20 Aug 2014
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Michael Skakel Out on Bond

The Greenwich resident has spent more than 10 years behind bars following his conviction for the 1975 murder of Martha Moxley.

Michael Skakel Out on Bond Michael Skakel Out on Bond Michael Skakel Out on Bond Michael Skakel Out on Bond Michael Skakel Out on Bond
On Thursday, Michael Skakel walked out of the Stamford Superior Courthouse sans cuffs but heavier one GPS tracking bracelet as he was granted a $1.2 million bond during is recently granted retrial.

Skakel, now 53 years old, spent 11 of those years a prisoner, convicted in 2002 of killing his neighbor Martha Moxley with a golf club in the exclusive Belle Haven section of Greenwich on Halloween Eve in 1975, when both were 15 years old.

Nephew to Robert F. Kennedy's widow, Ethel Kennedy, Skakel has for years levied appeals against the original decision.  Only in October of 2013 did Judge Thomas Bishop accept Skakel's April appeal. Skakel's lawyers argued he deserved a retrial due to a lack of adequate representation from his original lawyer, Greenwich's Mickey Sherman.

Conditions of Skakel's Nov. 21 release include wearing the monitoring device, not leaving the state of Connecticut and to have no contact with the Moxley family.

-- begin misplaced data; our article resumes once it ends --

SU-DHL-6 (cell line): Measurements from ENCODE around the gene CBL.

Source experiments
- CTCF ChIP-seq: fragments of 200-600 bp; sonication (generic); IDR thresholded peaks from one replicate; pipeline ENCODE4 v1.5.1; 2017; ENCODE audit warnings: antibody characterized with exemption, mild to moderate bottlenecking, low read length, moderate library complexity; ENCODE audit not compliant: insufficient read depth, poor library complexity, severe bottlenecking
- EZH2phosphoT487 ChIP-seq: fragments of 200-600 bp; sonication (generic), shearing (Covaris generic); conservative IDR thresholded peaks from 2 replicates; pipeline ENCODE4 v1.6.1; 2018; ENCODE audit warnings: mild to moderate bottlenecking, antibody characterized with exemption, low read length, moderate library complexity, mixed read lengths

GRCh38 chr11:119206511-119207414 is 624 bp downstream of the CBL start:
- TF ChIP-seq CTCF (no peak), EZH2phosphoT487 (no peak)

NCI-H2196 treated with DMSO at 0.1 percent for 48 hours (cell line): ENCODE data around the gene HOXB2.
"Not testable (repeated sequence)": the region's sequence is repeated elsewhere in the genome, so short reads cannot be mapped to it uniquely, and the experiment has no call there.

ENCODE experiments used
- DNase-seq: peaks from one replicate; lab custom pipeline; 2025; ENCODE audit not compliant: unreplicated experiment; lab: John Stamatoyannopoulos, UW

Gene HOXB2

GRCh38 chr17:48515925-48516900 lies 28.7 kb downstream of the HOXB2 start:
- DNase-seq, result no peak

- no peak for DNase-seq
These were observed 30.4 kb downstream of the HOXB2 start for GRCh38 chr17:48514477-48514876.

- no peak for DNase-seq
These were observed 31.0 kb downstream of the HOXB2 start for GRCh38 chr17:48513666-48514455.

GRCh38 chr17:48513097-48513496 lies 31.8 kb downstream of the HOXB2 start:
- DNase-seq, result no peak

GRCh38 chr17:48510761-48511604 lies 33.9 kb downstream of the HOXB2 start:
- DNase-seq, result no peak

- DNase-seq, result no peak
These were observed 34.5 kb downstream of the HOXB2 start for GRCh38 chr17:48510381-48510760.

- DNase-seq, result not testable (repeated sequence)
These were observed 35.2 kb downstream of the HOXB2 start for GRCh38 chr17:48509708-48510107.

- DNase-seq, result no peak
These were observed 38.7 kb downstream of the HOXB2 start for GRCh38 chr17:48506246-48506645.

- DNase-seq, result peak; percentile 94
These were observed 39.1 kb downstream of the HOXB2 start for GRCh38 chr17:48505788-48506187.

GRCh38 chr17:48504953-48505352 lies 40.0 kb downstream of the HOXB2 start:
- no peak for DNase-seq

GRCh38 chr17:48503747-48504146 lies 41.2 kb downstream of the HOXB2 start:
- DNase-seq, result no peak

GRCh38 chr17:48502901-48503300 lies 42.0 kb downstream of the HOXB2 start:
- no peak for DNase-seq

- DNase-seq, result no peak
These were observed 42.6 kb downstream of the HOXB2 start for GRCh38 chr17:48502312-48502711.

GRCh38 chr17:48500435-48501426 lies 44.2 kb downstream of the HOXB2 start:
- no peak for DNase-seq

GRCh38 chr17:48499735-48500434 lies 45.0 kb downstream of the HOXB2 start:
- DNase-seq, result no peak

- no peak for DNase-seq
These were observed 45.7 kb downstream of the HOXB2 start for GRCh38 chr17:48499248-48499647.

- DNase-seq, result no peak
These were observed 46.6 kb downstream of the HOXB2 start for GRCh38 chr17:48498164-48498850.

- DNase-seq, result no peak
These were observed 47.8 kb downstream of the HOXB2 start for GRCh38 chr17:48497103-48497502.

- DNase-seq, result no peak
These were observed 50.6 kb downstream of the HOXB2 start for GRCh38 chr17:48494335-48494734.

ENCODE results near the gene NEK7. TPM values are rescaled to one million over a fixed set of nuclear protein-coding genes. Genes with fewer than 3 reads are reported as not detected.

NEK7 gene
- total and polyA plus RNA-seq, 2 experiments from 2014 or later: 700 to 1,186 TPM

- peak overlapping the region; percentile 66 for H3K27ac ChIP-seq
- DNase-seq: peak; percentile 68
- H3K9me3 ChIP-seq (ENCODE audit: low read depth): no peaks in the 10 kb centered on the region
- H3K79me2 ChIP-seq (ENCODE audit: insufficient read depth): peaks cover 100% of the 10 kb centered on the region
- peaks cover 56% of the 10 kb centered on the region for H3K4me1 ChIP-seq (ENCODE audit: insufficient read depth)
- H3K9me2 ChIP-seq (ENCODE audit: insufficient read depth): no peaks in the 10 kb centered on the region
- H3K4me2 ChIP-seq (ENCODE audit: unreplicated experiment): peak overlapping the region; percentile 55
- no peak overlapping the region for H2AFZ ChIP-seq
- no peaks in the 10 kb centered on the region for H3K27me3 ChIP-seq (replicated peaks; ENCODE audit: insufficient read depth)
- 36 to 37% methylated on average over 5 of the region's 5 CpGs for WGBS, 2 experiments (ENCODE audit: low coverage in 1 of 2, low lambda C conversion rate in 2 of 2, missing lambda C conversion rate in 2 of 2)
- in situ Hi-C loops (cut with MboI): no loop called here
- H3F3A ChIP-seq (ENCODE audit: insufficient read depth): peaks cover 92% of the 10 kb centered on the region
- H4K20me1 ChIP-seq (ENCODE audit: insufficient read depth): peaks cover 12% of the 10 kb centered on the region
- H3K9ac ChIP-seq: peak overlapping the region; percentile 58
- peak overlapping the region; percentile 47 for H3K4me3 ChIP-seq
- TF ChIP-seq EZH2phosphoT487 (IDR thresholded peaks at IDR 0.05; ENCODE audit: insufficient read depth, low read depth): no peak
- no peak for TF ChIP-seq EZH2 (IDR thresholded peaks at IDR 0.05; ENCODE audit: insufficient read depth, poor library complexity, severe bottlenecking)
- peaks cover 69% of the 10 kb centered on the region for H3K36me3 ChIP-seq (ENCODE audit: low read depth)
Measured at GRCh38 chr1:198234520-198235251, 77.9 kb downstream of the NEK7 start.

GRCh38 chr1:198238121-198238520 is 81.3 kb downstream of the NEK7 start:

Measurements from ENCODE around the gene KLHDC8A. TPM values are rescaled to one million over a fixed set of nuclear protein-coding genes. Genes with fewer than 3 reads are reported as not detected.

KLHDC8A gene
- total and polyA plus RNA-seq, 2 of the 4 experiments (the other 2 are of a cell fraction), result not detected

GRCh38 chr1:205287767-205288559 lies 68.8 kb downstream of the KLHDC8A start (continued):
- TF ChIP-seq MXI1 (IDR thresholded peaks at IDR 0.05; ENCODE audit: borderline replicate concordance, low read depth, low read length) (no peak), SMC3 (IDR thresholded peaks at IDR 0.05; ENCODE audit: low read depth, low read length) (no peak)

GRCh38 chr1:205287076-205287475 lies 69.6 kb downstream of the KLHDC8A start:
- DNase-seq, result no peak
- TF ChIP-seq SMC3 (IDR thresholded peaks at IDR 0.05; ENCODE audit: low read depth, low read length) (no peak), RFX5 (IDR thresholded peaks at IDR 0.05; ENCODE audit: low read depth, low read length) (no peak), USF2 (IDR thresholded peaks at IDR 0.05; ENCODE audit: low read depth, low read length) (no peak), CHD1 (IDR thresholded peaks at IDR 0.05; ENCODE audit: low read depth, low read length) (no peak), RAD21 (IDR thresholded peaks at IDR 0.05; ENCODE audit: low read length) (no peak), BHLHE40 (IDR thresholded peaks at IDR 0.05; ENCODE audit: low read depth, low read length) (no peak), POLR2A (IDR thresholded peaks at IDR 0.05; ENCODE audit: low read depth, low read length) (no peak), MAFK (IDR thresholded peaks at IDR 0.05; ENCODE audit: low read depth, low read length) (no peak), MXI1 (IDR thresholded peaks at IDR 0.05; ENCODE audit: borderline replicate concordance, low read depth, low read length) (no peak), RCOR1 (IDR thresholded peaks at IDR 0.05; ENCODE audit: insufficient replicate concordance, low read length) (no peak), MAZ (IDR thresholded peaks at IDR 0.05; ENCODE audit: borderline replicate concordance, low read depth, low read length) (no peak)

Dorthy and John Moxley, Martha's mother and brother, commented upon exiting the courthouse that they were disappointed in Bishop's ruling but that they stand behind the state and hope to see Bishop's decision overturned. Dorthy said Skakel is "still a convicted criminal," but believes he does not present further danger.

"I don't think he was Jeffrey Dahmer or one of those mass murderers," she said to reporters. "We don't have anything to be afraid of."

At approximately 2 p.m., Skakel appeared exiting the courthouse with his lawyer, Hubert Santos, and a number of supporters around him. They paused briefly so Santos could issue a statement before his client was ushered away to a waiting caravan, complete with police escort.
 
"There were two tragedies that occurred in Greenwich, Connecticut, in 1975," Santos said. "The first was, of course, the murder of Martha Moxley. A great tragedy for the Moxley family and for everyone else associated with them. The second great tragedy occurred in a courthouse in Norwalk, Connecticut, in 2002, when Michael was convicted of the murder of Martha Moxley—a murder he did not commit. Hopefully, we are at the first step of righting that wrong and making sure that an innocent man now goes free."

After Skakel was on the road, Dantos briefly addressed the media further, stating his client was "wonderfully happy." When asked what Skakel's first words were upon being released, he said, "Thank God."

"Michael was full of disappointment from the beginning after his prosecution," Santos said. "He was never fully confident this day would come. A great burden has been lifted off his shoulders. He desperately wanted to be home for Thanksgiving."



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